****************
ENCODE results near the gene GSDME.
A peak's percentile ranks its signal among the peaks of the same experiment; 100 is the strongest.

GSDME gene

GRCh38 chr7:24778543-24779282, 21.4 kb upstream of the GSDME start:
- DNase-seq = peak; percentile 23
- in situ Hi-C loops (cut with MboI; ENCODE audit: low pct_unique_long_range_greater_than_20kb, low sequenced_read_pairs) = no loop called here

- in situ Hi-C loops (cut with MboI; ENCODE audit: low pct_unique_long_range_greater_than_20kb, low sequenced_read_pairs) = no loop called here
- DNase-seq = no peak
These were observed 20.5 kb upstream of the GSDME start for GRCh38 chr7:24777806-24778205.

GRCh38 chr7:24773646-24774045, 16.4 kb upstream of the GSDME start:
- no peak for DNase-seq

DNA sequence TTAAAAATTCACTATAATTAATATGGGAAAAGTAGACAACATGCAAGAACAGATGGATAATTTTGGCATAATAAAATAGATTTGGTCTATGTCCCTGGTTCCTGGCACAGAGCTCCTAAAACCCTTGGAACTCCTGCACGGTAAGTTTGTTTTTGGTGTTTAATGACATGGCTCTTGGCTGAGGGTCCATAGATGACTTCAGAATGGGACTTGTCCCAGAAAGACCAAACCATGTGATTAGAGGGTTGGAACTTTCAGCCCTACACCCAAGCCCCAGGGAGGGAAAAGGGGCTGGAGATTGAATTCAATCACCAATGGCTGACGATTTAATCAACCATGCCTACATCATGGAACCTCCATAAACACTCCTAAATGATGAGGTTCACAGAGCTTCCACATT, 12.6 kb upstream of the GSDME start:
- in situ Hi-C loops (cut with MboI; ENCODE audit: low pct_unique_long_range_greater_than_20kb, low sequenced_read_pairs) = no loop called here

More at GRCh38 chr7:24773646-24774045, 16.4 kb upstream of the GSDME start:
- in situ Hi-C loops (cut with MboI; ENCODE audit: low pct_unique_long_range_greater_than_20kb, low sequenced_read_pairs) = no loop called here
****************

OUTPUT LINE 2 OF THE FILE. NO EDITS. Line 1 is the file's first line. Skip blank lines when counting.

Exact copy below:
A peak's percentile ranks its signal among the peaks of the same experiment; 100 is the strongest.